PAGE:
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DISPLAMAZ first steps

The project DISPLAMAZ (Multiscale analysis of distribution and dominance patterns of woody plants in terra firme forests of northwestern Amazonia) have already walked its first steps. During this past year 2017, two expeditions have been accomplished in Peru, one in the south (Tambopata National Reserve) and another in the centre of the country (Cordillera Azul National Park).

Yamino community football field

Yamino community football field


It has been an incredible travel with diverse cultures, forests, animals and, of course, plants. During this trip, our team has worked with different people from indigenous communities, as the Infierno Comunity (Ese-eja ethnic group) and the Yamino Comunity (Cacataibo ethnic group). This participation has led to an enriched team, knowledge and work performance. Together we have faced different challenges in the field regarding animals of every size, gigantic trees, infinite lianas, forest spirits, growing rivers and endless storms.

Following our methodology (Arellano et al., 2016) , we have measured 20 plots of 0.1 ha each and a total of about 5200 individuals. A great plant diversity has been found, only in Tambopata National Reserve we have measured a total of 69 tree families and 491 morphospecies.

Ficus sp. hemiepiphyte in a Sloanea sp. tree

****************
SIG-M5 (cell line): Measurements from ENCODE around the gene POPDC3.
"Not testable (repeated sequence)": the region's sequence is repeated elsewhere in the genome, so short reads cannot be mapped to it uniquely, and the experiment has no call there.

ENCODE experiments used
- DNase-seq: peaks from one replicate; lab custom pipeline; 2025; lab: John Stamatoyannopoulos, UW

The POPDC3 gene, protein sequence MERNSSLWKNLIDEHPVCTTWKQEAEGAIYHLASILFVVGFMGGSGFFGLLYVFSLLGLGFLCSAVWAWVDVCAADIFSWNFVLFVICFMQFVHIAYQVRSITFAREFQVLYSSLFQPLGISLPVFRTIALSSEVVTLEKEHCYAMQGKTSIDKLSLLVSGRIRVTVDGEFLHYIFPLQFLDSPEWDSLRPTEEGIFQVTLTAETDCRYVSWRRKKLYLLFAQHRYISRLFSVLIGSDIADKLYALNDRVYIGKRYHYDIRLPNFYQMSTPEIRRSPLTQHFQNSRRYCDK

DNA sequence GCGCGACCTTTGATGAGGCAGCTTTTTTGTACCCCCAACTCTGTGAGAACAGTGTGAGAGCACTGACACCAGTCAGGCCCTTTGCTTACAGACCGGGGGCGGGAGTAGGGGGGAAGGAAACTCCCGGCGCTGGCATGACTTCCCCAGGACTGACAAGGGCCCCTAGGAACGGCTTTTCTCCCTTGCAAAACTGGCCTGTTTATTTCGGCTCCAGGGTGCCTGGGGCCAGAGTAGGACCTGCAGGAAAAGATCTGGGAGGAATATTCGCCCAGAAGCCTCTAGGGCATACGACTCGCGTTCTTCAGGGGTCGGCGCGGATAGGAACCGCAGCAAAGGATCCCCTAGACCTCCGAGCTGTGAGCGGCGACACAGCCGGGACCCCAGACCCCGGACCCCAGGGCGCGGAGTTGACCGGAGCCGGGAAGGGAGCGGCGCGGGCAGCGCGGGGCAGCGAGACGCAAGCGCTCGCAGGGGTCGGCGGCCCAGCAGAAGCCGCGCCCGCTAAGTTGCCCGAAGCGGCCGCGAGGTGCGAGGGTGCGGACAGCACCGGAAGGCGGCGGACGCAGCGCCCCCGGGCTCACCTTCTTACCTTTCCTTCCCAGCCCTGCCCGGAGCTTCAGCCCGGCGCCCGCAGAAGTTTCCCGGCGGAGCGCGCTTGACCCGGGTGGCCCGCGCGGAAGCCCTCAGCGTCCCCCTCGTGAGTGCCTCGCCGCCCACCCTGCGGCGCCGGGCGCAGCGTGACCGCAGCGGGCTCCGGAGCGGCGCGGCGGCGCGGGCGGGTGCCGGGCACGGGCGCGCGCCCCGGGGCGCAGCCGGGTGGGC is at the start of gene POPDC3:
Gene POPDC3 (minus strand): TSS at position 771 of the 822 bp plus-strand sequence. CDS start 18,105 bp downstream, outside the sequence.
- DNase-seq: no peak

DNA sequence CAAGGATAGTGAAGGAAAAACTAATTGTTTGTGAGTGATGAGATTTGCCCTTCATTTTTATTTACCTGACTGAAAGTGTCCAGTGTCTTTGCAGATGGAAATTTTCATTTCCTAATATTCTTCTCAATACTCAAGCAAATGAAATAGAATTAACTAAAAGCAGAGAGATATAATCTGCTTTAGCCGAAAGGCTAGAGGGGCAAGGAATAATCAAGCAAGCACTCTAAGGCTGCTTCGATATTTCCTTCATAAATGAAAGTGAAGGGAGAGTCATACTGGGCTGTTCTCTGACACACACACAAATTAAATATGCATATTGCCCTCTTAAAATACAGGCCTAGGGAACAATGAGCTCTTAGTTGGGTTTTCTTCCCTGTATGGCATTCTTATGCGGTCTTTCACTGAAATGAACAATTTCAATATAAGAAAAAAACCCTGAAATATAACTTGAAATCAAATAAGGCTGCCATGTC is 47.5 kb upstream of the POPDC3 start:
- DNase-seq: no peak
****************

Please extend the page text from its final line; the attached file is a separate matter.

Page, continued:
Strangler fig marked as item #426 – Ficus sp. hemiepiphyte in a Sloanea sp. tree

These current and future data are going to be analysed during the next years. The goal is to finally obtain results about distribution and dominance patterns based on plant floristic, phylogenetic and functional diversity, together with soil chemistry and traditional plant use by indigenous peoples.

Besides, future steps need to be walked. Concurrently with this lab and data analysis, the fieldwork has to move forward! The project plans for this 2018 to continue the fieldwork in Peru and Ecuador. Following the latitudinal gradient that describes this project, the next one will be placed in the north of Peru and other two in the south and north of Ecuador. This will be turned into new amazing experiences in the field and many new ecological questions and answers. We will be updating the blog, so keep an eye!

Arellano, G., Cala, V., Fuentes, A., Cayola, L., Jørgensen, P. M., & Macía, M. J. (2016). A standard protocol for woody plant inventories and soil characterisation using temporary 0.1-ha plots in tropical forests. Journal of Tropical Forest Science, 508-516.
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